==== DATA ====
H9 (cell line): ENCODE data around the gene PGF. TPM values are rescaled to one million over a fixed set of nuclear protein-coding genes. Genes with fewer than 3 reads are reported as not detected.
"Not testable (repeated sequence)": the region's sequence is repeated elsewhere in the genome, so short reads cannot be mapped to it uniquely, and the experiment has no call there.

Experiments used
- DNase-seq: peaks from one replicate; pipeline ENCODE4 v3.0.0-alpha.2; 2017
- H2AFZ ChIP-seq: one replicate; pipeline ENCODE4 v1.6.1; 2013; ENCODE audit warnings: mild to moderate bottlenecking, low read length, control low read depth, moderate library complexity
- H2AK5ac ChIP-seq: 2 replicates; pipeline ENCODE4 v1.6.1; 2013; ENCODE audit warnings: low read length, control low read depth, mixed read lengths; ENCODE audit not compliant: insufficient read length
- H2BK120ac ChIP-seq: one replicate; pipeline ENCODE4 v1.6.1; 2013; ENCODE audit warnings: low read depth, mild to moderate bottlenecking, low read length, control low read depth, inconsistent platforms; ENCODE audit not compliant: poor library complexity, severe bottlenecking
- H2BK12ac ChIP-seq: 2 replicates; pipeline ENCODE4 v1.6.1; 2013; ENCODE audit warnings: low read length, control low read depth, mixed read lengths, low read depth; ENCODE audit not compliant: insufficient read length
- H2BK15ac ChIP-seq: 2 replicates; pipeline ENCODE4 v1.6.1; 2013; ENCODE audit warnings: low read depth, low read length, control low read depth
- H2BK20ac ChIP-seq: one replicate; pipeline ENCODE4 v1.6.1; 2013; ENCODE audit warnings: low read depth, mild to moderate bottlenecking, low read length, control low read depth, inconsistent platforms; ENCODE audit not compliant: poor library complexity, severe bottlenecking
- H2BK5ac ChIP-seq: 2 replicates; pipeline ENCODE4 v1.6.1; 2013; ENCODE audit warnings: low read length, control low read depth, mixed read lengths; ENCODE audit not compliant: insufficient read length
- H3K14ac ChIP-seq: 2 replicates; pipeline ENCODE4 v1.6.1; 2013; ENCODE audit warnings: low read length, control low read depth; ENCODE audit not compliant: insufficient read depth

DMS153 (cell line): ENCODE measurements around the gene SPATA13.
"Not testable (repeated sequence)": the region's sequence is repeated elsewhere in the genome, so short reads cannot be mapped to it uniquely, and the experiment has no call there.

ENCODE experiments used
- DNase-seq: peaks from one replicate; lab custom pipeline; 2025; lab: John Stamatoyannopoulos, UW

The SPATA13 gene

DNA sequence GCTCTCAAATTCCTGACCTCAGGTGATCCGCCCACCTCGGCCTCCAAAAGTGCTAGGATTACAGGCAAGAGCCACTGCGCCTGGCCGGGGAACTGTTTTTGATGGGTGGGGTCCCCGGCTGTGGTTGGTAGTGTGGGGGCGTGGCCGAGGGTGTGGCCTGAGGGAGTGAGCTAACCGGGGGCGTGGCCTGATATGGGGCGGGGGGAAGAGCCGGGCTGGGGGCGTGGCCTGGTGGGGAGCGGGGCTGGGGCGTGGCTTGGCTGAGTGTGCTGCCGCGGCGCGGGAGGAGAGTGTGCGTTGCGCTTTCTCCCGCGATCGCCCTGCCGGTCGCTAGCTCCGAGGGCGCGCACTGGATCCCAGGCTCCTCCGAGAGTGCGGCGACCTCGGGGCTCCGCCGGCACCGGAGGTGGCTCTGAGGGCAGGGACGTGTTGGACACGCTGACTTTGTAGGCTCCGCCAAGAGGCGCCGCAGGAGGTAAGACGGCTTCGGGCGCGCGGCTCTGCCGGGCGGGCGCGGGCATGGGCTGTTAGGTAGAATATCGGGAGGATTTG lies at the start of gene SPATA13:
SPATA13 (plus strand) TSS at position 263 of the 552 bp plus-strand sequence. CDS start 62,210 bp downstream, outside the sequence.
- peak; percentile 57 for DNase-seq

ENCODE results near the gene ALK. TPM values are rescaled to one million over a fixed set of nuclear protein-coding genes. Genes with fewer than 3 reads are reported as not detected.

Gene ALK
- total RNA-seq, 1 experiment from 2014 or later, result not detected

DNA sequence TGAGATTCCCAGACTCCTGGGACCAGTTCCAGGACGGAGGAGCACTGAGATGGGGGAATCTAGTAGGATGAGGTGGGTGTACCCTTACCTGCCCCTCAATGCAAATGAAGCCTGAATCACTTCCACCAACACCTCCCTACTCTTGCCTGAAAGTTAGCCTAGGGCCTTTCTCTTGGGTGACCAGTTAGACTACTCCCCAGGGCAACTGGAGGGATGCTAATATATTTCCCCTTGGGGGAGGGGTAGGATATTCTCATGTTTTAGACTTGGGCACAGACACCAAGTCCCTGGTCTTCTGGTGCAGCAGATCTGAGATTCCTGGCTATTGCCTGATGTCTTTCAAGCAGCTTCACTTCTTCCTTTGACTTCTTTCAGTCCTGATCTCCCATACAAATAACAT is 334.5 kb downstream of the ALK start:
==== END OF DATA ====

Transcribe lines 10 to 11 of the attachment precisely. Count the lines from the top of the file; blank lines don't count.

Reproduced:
- H2BK20ac ChIP-seq: one replicate; pipeline ENCODE4 v1.6.1; 2013; ENCODE audit warnings: low read depth, mild to moderate bottlenecking, low read length, control low read depth, inconsistent platforms; ENCODE audit not compliant: poor library complexity, severe bottlenecking
- H2BK5ac ChIP-seq: 2 replicates; pipeline ENCODE4 v1.6.1; 2013; ENCODE audit warnings: low read length, control low read depth, mixed read lengths; ENCODE audit not compliant: insufficient read length